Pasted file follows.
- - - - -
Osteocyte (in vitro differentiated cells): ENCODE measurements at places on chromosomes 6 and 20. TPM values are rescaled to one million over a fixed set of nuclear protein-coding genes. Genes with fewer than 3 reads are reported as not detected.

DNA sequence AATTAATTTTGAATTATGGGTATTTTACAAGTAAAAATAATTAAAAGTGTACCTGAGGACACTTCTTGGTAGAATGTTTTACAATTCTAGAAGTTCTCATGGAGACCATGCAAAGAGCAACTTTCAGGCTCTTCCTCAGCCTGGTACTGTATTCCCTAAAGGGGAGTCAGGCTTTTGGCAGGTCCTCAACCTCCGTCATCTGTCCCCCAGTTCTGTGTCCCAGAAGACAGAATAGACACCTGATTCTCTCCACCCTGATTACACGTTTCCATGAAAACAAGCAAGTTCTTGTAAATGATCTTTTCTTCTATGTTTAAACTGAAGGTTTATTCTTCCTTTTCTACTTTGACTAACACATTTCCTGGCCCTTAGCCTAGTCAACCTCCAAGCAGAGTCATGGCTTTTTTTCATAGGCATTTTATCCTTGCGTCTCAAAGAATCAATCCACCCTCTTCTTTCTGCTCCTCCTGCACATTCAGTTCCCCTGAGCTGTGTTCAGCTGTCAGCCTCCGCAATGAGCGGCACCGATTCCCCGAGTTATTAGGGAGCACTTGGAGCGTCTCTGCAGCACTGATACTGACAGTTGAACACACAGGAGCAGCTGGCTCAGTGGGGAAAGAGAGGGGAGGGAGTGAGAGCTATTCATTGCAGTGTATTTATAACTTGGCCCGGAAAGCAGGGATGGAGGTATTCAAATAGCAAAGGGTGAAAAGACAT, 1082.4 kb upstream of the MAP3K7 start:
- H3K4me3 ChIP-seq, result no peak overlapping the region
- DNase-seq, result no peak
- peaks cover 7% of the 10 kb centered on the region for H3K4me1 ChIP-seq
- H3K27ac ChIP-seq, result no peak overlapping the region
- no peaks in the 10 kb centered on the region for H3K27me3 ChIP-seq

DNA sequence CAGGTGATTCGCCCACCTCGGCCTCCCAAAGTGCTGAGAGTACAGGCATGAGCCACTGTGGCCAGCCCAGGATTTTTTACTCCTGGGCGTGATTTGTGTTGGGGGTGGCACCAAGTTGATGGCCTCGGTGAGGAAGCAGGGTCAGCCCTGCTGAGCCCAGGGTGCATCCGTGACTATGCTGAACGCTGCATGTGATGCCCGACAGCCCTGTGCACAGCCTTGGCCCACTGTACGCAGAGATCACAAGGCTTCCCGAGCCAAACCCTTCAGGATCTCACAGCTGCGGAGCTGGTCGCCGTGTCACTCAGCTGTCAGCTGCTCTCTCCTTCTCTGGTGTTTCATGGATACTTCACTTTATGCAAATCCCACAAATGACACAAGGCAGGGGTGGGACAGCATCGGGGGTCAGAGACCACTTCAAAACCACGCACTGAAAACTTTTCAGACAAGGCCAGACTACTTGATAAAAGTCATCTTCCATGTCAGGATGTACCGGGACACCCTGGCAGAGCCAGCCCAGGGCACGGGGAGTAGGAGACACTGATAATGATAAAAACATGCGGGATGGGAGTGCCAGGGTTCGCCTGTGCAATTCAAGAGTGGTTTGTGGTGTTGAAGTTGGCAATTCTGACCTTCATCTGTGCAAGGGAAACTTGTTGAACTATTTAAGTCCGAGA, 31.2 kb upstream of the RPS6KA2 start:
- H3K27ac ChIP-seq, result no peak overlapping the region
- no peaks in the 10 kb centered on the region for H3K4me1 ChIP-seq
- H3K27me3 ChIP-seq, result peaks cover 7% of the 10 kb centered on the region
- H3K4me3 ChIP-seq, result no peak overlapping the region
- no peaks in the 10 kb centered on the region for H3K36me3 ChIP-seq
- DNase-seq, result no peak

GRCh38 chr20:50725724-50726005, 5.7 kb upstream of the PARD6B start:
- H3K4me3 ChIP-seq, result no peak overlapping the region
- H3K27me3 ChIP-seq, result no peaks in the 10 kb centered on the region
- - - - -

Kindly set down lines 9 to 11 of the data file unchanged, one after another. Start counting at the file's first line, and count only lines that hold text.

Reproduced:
- H3K27ac ChIP-seq, result no peak overlapping the region
- no peaks in the 10 kb centered on the region for H3K4me1 ChIP-seq
- H3K27me3 ChIP-seq, result peaks cover 7% of the 10 kb centered on the region